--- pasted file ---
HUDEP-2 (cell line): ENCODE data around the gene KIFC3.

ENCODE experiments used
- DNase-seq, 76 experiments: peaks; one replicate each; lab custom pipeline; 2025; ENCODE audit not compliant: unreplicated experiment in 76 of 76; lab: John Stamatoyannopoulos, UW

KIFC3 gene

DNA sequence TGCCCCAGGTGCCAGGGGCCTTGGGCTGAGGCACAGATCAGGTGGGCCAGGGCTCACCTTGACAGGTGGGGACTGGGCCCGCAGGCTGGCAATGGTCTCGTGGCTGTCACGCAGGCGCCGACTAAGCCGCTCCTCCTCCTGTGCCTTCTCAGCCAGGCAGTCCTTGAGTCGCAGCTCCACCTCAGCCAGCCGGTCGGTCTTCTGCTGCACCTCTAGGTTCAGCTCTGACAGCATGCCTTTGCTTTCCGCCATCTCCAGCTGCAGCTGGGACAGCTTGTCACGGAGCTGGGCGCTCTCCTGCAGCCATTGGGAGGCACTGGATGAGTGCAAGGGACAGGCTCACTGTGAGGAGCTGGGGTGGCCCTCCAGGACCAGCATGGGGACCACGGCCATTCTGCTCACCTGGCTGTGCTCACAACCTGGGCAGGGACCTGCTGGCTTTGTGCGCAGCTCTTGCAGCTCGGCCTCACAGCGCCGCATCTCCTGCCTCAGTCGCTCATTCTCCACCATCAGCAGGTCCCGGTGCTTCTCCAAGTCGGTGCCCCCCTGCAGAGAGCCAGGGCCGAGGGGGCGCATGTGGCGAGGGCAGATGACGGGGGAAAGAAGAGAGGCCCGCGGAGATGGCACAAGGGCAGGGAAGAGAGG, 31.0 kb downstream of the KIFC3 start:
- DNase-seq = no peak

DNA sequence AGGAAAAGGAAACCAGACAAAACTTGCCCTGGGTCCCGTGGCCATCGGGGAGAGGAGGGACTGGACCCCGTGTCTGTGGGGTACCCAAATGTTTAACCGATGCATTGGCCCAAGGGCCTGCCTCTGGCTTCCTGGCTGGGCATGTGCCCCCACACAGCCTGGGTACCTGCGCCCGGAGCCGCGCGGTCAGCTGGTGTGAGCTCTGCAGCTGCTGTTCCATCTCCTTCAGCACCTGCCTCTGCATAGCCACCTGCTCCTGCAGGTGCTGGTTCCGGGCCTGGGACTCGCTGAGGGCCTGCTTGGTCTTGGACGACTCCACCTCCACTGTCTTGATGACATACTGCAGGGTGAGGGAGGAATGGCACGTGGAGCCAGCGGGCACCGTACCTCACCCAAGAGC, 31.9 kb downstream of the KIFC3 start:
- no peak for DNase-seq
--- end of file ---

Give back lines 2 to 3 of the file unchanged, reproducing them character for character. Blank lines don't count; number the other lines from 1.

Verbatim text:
ENCODE experiments used
- DNase-seq, 76 experiments: peaks; one replicate each; lab custom pipeline; 2025; ENCODE audit not compliant: unreplicated experiment in 76 of 76; lab: John Stamatoyannopoulos, UW